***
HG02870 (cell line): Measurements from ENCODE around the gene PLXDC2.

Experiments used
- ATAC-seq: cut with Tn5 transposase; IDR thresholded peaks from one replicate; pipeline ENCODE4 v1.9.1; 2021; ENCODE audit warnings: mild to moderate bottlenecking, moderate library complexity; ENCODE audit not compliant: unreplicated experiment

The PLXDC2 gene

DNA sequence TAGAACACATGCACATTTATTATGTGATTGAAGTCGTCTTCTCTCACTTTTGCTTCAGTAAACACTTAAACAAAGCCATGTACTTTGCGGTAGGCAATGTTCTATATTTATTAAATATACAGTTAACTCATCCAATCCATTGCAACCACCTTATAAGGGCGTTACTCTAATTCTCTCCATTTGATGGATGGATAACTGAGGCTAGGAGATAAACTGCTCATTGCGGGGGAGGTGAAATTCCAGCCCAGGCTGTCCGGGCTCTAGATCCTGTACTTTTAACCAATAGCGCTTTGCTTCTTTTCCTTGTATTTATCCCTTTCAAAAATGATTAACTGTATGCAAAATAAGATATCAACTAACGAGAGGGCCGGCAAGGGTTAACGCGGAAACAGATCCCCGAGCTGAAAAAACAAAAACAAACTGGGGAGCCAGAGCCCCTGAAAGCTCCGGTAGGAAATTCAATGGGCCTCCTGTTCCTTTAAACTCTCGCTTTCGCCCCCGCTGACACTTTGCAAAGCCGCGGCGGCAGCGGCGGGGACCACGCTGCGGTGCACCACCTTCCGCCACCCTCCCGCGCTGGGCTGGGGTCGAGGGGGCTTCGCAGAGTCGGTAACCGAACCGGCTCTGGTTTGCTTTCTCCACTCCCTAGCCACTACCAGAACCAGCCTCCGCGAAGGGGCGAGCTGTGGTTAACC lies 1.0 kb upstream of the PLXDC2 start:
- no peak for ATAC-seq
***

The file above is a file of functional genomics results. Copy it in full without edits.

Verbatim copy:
HG02870 (cell line): Measurements from ENCODE around the gene PLXDC2.

Experiments used
- ATAC-seq: cut with Tn5 transposase; IDR thresholded peaks from one replicate; pipeline ENCODE4 v1.9.1; 2021; ENCODE audit warnings: mild to moderate bottlenecking, moderate library complexity; ENCODE audit not compliant: unreplicated experiment

The PLXDC2 gene

DNA sequence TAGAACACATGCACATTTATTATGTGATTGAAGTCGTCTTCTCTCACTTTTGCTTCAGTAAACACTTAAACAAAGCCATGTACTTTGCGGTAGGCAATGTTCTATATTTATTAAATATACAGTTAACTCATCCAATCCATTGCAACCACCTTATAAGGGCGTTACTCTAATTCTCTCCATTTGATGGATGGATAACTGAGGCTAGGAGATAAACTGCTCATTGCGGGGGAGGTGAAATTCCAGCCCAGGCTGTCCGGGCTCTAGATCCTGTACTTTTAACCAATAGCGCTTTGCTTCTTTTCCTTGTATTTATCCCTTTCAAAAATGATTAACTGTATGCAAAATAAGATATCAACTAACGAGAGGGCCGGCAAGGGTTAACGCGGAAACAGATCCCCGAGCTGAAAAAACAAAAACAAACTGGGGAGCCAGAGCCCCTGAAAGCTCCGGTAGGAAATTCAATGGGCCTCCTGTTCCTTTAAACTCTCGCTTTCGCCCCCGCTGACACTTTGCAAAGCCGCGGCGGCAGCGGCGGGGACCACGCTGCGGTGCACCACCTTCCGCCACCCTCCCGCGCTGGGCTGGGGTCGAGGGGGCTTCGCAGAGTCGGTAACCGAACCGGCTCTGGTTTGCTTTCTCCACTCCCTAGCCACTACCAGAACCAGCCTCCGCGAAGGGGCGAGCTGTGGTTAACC lies 1.0 kb upstream of the PLXDC2 start:
- no peak for ATAC-seq